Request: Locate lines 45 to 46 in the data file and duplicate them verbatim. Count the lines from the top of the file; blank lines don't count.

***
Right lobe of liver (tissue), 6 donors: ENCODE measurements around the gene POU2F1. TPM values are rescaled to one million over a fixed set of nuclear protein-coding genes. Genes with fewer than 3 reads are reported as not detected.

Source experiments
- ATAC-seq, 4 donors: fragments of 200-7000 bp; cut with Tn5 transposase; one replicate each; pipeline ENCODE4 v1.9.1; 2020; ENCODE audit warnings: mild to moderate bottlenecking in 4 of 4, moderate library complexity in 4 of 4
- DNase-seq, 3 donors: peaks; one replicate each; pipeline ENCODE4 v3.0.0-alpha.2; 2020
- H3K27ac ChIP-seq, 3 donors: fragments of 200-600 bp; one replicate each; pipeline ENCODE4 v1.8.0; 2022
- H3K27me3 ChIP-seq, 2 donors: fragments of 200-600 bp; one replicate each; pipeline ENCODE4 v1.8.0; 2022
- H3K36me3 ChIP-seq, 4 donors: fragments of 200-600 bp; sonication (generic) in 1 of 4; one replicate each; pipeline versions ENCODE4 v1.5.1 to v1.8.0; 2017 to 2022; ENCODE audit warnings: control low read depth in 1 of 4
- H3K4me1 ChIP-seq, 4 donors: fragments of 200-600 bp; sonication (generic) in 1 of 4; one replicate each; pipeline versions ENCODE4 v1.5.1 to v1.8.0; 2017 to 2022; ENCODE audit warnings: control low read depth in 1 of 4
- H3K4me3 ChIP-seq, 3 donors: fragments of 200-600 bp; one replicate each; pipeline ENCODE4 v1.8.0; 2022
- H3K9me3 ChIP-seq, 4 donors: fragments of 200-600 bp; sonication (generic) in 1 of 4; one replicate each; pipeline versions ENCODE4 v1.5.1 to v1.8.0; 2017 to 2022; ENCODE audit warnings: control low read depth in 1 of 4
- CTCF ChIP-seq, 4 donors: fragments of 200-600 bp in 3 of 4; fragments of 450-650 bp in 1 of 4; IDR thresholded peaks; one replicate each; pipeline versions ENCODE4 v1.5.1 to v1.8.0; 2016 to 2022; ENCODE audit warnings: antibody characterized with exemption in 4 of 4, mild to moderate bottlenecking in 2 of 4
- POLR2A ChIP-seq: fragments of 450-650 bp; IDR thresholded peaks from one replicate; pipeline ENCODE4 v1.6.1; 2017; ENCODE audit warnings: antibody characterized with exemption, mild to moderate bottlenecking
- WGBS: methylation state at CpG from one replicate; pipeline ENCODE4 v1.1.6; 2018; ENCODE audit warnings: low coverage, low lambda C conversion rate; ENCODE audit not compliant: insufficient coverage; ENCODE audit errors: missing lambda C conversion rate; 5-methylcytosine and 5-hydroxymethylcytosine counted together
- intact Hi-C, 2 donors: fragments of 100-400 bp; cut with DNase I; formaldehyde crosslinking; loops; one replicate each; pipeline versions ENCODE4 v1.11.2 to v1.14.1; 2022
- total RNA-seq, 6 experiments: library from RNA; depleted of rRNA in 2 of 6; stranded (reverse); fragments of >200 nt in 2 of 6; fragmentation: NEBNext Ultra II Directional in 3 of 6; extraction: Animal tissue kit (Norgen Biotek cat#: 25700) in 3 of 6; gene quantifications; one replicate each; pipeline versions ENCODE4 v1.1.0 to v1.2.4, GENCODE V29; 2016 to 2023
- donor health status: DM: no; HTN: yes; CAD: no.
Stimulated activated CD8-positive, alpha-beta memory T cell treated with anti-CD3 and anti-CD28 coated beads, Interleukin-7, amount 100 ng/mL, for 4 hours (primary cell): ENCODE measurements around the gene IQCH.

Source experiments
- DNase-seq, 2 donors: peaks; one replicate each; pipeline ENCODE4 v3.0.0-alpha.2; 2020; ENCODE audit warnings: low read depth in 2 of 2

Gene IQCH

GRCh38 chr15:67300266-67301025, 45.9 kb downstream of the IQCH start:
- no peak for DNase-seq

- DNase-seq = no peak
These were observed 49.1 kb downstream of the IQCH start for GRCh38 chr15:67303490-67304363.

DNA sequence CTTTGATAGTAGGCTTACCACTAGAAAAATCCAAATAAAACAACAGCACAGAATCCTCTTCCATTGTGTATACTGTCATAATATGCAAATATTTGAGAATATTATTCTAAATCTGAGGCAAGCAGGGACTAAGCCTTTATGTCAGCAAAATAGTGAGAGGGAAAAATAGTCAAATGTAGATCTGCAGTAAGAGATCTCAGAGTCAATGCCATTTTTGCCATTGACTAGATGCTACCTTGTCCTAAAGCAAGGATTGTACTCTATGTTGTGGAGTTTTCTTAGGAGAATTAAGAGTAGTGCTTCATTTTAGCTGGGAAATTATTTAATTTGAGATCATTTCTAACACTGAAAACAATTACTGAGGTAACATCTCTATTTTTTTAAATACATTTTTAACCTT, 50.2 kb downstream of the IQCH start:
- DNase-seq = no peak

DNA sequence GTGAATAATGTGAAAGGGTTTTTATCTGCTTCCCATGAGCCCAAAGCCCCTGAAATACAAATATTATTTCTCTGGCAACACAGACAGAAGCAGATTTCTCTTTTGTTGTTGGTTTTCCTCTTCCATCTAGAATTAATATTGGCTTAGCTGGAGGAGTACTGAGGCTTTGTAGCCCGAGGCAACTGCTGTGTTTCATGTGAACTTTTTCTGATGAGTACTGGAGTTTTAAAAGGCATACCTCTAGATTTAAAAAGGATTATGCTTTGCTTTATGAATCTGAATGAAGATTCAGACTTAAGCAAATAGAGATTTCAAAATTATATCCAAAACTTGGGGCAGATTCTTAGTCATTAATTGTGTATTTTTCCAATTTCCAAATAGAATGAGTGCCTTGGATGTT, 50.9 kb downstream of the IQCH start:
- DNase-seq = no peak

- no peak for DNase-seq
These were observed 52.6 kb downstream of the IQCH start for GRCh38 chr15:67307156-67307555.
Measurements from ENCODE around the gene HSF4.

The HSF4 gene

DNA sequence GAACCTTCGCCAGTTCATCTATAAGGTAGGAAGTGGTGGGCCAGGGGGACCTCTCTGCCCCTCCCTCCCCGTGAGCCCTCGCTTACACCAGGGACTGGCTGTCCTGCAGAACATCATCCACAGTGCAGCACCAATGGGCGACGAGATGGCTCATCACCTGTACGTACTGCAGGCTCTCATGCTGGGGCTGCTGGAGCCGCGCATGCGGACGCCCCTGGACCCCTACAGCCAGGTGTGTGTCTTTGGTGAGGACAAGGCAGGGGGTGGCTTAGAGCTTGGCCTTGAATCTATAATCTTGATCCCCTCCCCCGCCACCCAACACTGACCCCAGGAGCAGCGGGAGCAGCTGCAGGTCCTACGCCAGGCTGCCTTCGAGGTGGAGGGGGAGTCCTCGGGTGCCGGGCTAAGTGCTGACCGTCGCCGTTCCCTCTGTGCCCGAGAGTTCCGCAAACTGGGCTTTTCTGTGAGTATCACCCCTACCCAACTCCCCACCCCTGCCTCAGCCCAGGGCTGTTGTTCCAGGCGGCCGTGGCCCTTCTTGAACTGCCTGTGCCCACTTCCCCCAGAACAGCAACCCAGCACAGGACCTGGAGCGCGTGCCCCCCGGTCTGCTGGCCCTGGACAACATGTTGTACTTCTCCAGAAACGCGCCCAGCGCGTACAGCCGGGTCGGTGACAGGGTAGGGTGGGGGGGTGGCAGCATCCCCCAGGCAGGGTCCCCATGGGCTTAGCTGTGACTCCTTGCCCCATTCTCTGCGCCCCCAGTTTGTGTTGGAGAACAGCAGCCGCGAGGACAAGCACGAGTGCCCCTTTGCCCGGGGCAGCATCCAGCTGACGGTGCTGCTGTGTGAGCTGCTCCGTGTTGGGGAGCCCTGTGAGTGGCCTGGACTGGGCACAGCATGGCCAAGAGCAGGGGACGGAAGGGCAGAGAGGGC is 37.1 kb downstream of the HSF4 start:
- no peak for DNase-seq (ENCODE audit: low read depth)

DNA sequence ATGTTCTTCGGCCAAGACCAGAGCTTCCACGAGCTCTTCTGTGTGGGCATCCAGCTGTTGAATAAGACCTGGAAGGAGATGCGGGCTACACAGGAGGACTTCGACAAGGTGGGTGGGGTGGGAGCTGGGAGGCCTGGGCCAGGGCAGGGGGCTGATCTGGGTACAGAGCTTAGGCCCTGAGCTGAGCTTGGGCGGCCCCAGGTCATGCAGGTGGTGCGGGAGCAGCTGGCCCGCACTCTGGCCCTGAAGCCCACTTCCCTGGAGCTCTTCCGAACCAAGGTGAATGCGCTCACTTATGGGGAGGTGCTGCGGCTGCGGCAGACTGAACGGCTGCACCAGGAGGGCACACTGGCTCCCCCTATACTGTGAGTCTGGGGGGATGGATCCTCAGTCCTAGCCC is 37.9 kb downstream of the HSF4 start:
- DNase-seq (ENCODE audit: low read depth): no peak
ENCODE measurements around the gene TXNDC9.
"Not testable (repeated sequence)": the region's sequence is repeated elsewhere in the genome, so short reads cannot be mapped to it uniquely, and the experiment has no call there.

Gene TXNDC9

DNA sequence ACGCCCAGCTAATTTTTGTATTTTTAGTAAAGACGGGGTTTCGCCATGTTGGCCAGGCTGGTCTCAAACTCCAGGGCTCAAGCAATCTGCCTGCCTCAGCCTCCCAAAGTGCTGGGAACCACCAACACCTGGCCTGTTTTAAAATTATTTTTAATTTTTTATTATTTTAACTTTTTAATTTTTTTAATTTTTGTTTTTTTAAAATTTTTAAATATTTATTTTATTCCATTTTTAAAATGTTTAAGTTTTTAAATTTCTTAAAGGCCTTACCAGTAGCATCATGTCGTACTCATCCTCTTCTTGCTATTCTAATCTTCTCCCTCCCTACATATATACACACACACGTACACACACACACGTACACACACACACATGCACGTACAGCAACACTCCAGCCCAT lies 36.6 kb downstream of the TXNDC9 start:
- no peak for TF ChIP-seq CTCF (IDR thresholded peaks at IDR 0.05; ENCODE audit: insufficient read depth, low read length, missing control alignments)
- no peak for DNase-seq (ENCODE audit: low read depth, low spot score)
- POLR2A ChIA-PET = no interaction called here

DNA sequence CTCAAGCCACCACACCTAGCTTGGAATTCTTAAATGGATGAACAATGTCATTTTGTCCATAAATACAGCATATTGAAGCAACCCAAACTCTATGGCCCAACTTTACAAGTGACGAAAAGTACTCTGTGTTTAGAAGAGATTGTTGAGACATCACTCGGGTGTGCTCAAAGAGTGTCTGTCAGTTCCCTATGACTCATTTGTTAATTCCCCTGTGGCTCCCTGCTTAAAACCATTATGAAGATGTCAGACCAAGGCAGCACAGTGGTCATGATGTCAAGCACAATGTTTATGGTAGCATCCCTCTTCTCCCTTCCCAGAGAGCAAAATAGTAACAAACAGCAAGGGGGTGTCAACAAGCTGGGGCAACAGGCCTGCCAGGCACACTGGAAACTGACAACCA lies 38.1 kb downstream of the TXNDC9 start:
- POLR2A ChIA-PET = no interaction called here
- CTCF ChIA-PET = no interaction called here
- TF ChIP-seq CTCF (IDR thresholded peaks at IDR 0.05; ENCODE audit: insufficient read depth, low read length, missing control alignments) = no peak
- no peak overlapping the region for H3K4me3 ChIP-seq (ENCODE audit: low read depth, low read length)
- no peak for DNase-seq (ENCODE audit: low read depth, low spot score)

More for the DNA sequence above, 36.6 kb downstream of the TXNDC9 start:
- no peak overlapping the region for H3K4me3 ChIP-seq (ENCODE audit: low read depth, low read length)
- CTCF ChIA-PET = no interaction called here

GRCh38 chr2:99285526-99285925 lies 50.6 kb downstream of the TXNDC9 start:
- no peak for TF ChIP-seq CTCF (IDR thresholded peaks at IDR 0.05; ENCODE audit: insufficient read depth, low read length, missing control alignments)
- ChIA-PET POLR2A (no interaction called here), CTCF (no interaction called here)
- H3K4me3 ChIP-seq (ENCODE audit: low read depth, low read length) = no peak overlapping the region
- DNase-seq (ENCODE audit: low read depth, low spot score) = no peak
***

- POLR2A ChIA-PET = no interaction called here
- CTCF ChIA-PET = no interaction called here